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Understanding idiomatic traversals backwards and forwards

(2013) ACM SIGPLAN NOTICES. 48(12). p.25-36
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Abstract
We present new ways of reasoning about a particular class of effectful Haskell programs, namely those expressed as idiomatic traversals. Starting out with a specific problem about labelling and unlabelling binary trees, we extract a general inversion law, applicable to any monad, relating a traversal over the elements of an arbitrary traversable type to a traversal that goes in the opposite direction. This law can be invoked to show that, in a suitable sense, unlabelling is the inverse of labelling. The inversion law, as well as a number of other properties of idiomatic traversals, is a corollary of a more general theorem characterising traversable functors as finitary containers: an arbitrary traversable object can be decomposed uniquely into shape and contents, and traversal be understood in terms of those. Proof of the theorem involves the properties of traversal in a special idiom related to the free applicative functor.
Keywords
Haskell, applicative functors, traversal, idioms, FUNCTORS, traversable functors, monads, idioms, finitary containers, applicative functors

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Citation

Please use this url to cite or link to this publication:

MLA
Bird, Richard, Jeremy Gibbons, Stefan Mehner, et al. “Understanding Idiomatic Traversals Backwards and Forwards.” ACM SIGPLAN NOTICES 48.12 (2013): 25–36. Print.
APA
Bird, R., Gibbons, J., Mehner, S., Voigtländer, J., & Schrijvers, T. (2013). Understanding idiomatic traversals backwards and forwards. ACM SIGPLAN NOTICES, 48(12), 25–36. Presented at the ACM SIGPLAN Haskell Symposium co-located with ICFP.
Chicago author-date
Bird, Richard, Jeremy Gibbons, Stefan Mehner, Janis Voigtländer, and Tom Schrijvers. 2013. “Understanding Idiomatic Traversals Backwards and Forwards.” Acm Sigplan Notices 48 (12): 25–36.
Chicago author-date (all authors)
Bird, Richard, Jeremy Gibbons, Stefan Mehner, Janis Voigtländer, and Tom Schrijvers. 2013. “Understanding Idiomatic Traversals Backwards and Forwards.” Acm Sigplan Notices 48 (12): 25–36.
Vancouver
1.
Bird R, Gibbons J, Mehner S, Voigtländer J, Schrijvers T. Understanding idiomatic traversals backwards and forwards. ACM SIGPLAN NOTICES. 2013;48(12):25–36.
IEEE
[1]
R. Bird, J. Gibbons, S. Mehner, J. Voigtländer, and T. Schrijvers, “Understanding idiomatic traversals backwards and forwards,” ACM SIGPLAN NOTICES, vol. 48, no. 12, pp. 25–36, 2013.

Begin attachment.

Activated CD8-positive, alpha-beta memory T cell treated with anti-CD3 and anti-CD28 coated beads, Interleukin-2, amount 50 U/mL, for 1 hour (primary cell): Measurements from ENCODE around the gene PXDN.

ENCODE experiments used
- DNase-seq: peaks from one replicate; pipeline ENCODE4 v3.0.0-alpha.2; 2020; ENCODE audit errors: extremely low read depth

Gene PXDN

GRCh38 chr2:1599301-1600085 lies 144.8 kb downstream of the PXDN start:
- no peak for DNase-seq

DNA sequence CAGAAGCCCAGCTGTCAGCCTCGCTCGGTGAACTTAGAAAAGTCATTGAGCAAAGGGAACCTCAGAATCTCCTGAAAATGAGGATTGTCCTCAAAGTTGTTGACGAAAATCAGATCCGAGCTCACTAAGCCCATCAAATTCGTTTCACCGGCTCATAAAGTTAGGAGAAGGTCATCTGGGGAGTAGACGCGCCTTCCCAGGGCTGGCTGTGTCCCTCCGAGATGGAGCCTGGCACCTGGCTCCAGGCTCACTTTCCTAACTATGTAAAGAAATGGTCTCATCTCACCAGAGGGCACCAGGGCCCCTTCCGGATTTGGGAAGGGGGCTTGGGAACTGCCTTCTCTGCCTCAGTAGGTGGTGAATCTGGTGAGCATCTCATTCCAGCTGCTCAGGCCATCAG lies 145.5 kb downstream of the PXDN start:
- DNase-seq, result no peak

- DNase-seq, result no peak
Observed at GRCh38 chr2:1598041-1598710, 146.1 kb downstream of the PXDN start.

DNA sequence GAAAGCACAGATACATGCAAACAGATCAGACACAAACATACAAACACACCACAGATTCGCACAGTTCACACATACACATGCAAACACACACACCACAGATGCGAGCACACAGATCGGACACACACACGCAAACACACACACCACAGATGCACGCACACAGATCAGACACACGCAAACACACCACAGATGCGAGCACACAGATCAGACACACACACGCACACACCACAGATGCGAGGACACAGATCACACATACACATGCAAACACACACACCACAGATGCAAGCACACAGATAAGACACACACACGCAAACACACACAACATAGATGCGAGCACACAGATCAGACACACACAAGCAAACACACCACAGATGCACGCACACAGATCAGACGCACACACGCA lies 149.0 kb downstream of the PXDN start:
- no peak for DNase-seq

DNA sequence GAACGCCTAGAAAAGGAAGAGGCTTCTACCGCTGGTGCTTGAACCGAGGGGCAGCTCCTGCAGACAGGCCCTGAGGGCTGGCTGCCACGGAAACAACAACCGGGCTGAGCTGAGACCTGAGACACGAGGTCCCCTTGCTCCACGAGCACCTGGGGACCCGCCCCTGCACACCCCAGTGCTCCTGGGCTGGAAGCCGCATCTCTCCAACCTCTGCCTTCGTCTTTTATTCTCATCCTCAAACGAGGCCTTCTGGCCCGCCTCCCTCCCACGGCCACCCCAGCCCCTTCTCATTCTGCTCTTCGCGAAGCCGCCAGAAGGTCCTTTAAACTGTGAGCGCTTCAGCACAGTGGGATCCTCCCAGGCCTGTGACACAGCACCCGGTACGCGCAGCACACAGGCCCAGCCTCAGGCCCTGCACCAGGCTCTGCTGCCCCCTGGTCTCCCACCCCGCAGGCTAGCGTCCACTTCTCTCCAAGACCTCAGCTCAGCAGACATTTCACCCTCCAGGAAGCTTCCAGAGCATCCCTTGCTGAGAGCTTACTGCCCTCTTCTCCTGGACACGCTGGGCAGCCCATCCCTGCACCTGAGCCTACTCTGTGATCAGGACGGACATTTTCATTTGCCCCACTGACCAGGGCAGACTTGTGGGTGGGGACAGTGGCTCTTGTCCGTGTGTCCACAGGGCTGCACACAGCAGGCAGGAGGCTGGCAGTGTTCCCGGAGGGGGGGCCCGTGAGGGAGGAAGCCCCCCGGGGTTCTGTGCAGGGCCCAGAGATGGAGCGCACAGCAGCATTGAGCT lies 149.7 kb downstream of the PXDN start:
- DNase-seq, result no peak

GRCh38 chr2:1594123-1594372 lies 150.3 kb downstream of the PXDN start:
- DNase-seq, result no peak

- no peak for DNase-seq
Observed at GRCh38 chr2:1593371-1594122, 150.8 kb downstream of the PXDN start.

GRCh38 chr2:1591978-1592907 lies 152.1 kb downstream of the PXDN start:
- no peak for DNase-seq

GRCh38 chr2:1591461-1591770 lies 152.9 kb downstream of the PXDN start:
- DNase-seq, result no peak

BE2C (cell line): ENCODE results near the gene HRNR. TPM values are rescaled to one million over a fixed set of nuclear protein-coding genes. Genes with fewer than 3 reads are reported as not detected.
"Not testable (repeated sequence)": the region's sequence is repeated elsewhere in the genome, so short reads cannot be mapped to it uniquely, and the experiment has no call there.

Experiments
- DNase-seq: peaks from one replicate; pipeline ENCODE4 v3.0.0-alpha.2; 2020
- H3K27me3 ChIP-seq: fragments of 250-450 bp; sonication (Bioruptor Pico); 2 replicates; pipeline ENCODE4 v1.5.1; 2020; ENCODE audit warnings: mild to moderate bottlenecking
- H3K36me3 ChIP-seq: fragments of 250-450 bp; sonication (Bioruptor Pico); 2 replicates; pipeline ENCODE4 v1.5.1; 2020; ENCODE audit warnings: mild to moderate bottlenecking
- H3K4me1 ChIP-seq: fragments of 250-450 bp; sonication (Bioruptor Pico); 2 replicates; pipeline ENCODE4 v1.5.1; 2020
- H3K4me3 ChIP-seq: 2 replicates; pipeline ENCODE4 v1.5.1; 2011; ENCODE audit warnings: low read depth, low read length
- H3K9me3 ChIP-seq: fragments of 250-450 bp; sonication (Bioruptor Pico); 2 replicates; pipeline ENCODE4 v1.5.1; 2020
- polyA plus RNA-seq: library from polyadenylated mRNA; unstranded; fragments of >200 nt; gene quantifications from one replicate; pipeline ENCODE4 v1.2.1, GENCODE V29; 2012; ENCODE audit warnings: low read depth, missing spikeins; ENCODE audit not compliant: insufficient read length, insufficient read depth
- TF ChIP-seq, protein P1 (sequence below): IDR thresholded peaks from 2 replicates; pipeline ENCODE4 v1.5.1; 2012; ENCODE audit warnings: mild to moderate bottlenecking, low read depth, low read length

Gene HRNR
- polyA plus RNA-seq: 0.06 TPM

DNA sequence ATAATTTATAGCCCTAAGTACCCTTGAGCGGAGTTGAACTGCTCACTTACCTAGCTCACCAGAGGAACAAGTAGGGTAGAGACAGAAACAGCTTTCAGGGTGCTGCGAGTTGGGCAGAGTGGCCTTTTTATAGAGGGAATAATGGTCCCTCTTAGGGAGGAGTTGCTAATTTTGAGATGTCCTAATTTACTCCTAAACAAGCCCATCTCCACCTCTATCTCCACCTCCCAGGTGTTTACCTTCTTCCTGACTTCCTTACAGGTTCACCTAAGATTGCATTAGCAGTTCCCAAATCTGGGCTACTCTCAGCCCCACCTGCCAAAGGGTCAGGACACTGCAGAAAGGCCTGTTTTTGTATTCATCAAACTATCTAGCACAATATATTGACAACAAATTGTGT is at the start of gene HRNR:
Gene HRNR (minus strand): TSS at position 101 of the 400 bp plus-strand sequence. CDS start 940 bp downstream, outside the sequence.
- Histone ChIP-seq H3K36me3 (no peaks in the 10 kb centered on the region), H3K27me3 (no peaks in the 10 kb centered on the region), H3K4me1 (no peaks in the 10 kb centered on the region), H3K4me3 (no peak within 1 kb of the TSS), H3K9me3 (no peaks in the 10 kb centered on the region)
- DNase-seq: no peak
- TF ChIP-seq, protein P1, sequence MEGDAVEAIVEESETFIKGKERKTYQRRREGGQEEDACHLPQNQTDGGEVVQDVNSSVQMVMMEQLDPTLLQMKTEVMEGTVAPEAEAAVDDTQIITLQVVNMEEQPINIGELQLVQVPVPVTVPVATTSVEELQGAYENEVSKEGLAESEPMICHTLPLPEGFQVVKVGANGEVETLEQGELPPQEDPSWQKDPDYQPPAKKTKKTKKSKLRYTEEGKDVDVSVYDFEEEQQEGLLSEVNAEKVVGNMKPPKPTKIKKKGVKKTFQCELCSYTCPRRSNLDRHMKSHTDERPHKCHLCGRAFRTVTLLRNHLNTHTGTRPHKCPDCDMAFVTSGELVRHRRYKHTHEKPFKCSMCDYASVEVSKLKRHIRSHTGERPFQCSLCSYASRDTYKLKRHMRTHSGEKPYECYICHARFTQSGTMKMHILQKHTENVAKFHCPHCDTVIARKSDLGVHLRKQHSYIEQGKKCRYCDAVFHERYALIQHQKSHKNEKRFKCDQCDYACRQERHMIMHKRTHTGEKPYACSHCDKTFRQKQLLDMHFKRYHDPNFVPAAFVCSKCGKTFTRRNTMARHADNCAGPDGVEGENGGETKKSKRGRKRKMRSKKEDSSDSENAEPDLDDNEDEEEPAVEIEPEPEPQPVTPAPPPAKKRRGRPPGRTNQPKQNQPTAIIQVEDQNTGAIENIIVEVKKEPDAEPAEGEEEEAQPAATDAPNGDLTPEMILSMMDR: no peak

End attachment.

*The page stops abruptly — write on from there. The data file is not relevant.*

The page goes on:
@article{4132247,
  abstract     = {{We present new ways of reasoning about a particular class of effectful Haskell programs, namely those expressed as idiomatic traversals. Starting out with a specific problem about labelling and unlabelling binary trees, we extract a general inversion law, applicable to any monad, relating a traversal over the elements of an arbitrary traversable type to a traversal that goes in the opposite direction. This law can be invoked to show that, in a suitable sense, unlabelling is the inverse of labelling. The inversion law, as well as a number of other properties of idiomatic traversals, is a corollary of a more general theorem characterising traversable functors as finitary containers: an arbitrary traversable object can be decomposed uniquely into shape and contents, and traversal be understood in terms of those. Proof of the theorem involves the properties of traversal in a special idiom related to the free applicative functor.}},
  author       = {{Bird, Richard and Gibbons, Jeremy and Mehner, Stefan and Voigtländer, Janis and Schrijvers, Tom}},
  issn         = {{0362-1340}},
  journal      = {{ACM SIGPLAN NOTICES}},
  keywords     = {{Haskell,applicative functors,traversal,idioms,FUNCTORS,traversable functors,monads,idioms,finitary containers,applicative functors}},
  language     = {{eng}},
  location     = {{Boston, MA, USA}},
  number       = {{12}},
  pages        = {{25--36}},
  title        = {{Understanding idiomatic traversals backwards and forwards}},
  url          = {{http://dx.doi.org/10.1145/2503778.2503781}},
  volume       = {{48}},
  year         = {{2013}},
}

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